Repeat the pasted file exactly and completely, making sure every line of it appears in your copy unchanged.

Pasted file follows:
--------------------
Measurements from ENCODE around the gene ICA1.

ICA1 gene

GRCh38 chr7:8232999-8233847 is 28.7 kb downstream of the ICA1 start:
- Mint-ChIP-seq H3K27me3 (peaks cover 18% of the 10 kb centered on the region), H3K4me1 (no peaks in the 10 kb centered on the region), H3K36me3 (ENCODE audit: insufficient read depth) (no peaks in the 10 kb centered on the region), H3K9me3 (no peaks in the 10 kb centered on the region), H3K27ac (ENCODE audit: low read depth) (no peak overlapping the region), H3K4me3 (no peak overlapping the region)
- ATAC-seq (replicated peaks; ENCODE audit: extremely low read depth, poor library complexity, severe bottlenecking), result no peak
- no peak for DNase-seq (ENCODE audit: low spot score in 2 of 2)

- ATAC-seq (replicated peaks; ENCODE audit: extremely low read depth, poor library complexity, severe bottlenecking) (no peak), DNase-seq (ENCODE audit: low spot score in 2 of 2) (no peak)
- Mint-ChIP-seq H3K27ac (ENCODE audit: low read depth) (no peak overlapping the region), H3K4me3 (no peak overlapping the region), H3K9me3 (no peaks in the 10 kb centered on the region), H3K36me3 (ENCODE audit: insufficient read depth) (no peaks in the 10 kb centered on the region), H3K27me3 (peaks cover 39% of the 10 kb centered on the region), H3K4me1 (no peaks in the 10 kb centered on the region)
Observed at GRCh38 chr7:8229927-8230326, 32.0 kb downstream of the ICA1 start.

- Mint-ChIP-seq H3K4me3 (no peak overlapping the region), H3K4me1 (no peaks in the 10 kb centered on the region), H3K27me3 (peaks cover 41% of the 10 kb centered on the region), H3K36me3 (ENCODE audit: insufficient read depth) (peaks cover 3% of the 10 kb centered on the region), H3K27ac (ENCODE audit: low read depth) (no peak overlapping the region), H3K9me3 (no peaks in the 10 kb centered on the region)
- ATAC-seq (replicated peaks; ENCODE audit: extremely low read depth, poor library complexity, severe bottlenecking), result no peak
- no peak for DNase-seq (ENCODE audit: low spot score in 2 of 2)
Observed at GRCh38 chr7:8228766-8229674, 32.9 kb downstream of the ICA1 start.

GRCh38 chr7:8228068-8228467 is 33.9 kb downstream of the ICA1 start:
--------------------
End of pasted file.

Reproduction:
Measurements from ENCODE around the gene ICA1.

ICA1 gene

GRCh38 chr7:8232999-8233847 is 28.7 kb downstream of the ICA1 start:
- Mint-ChIP-seq H3K27me3 (peaks cover 18% of the 10 kb centered on the region), H3K4me1 (no peaks in the 10 kb centered on the region), H3K36me3 (ENCODE audit: insufficient read depth) (no peaks in the 10 kb centered on the region), H3K9me3 (no peaks in the 10 kb centered on the region), H3K27ac (ENCODE audit: low read depth) (no peak overlapping the region), H3K4me3 (no peak overlapping the region)
- ATAC-seq (replicated peaks; ENCODE audit: extremely low read depth, poor library complexity, severe bottlenecking), result no peak
- no peak for DNase-seq (ENCODE audit: low spot score in 2 of 2)

- ATAC-seq (replicated peaks; ENCODE audit: extremely low read depth, poor library complexity, severe bottlenecking) (no peak), DNase-seq (ENCODE audit: low spot score in 2 of 2) (no peak)
- Mint-ChIP-seq H3K27ac (ENCODE audit: low read depth) (no peak overlapping the region), H3K4me3 (no peak overlapping the region), H3K9me3 (no peaks in the 10 kb centered on the region), H3K36me3 (ENCODE audit: insufficient read depth) (no peaks in the 10 kb centered on the region), H3K27me3 (peaks cover 39% of the 10 kb centered on the region), H3K4me1 (no peaks in the 10 kb centered on the region)
Observed at GRCh38 chr7:8229927-8230326, 32.0 kb downstream of the ICA1 start.

- Mint-ChIP-seq H3K4me3 (no peak overlapping the region), H3K4me1 (no peaks in the 10 kb centered on the region), H3K27me3 (peaks cover 41% of the 10 kb centered on the region), H3K36me3 (ENCODE audit: insufficient read depth) (peaks cover 3% of the 10 kb centered on the region), H3K27ac (ENCODE audit: low read depth) (no peak overlapping the region), H3K9me3 (no peaks in the 10 kb centered on the region)
- ATAC-seq (replicated peaks; ENCODE audit: extremely low read depth, poor library complexity, severe bottlenecking), result no peak
- no peak for DNase-seq (ENCODE audit: low spot score in 2 of 2)
Observed at GRCh38 chr7:8228766-8229674, 32.9 kb downstream of the ICA1 start.

GRCh38 chr7:8228068-8228467 is 33.9 kb downstream of the ICA1 start: